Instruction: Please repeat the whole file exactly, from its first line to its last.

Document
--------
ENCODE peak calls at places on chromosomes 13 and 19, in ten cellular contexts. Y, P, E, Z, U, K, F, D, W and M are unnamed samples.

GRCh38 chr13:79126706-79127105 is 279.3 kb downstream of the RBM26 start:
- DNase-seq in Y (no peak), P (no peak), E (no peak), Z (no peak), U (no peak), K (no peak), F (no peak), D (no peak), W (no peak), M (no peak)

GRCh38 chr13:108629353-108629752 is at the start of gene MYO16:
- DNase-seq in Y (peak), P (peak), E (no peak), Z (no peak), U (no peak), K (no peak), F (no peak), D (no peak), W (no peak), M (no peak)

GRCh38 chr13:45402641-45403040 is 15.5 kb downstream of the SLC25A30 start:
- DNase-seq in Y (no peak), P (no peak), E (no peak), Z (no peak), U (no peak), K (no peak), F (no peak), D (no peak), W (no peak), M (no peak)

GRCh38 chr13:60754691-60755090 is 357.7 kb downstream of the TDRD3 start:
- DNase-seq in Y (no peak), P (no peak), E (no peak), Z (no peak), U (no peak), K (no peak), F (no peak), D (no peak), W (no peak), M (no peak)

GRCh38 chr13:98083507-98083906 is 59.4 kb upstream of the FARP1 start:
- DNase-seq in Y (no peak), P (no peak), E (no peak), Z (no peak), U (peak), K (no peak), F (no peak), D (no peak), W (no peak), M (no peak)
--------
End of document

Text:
ENCODE peak calls at places on chromosomes 13 and 19, in ten cellular contexts. Y, P, E, Z, U, K, F, D, W and M are unnamed samples.

GRCh38 chr13:79126706-79127105 is 279.3 kb downstream of the RBM26 start:
- DNase-seq in Y (no peak), P (no peak), E (no peak), Z (no peak), U (no peak), K (no peak), F (no peak), D (no peak), W (no peak), M (no peak)

GRCh38 chr13:108629353-108629752 is at the start of gene MYO16:
- DNase-seq in Y (peak), P (peak), E (no peak), Z (no peak), U (no peak), K (no peak), F (no peak), D (no peak), W (no peak), M (no peak)

GRCh38 chr13:45402641-45403040 is 15.5 kb downstream of the SLC25A30 start:
- DNase-seq in Y (no peak), P (no peak), E (no peak), Z (no peak), U (no peak), K (no peak), F (no peak), D (no peak), W (no peak), M (no peak)

GRCh38 chr13:60754691-60755090 is 357.7 kb downstream of the TDRD3 start:
- DNase-seq in Y (no peak), P (no peak), E (no peak), Z (no peak), U (no peak), K (no peak), F (no peak), D (no peak), W (no peak), M (no peak)

GRCh38 chr13:98083507-98083906 is 59.4 kb upstream of the FARP1 start:
- DNase-seq in Y (no peak), P (no peak), E (no peak), Z (no peak), U (peak), K (no peak), F (no peak), D (no peak), W (no peak), M (no peak)